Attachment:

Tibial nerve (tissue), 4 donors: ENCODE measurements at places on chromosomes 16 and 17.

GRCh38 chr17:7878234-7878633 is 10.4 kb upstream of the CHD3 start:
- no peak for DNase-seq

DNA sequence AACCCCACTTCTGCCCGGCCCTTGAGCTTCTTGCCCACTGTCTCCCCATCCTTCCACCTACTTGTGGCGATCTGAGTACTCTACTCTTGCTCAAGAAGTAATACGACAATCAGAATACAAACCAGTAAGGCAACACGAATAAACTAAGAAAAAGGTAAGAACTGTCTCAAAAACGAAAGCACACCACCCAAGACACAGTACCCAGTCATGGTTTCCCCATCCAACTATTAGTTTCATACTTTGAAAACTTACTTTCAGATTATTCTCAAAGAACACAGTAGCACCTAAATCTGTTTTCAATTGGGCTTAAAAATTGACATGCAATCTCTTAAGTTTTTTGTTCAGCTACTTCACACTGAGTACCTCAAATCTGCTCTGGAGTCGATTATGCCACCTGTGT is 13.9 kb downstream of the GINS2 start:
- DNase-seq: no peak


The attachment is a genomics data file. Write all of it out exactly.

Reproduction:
Tibial nerve (tissue), 4 donors: ENCODE measurements at places on chromosomes 16 and 17.

GRCh38 chr17:7878234-7878633 is 10.4 kb upstream of the CHD3 start:
- no peak for DNase-seq

DNA sequence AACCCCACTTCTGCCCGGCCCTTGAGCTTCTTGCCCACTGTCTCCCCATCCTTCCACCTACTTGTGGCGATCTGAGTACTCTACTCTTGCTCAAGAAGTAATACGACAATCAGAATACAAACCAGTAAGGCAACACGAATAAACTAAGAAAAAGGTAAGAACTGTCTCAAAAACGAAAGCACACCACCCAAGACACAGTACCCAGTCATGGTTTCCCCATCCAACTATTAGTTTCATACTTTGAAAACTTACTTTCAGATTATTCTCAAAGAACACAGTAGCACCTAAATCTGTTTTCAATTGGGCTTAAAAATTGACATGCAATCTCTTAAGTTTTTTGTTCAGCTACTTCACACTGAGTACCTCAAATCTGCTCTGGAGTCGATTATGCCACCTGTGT is 13.9 kb downstream of the GINS2 start:
- DNase-seq: no peak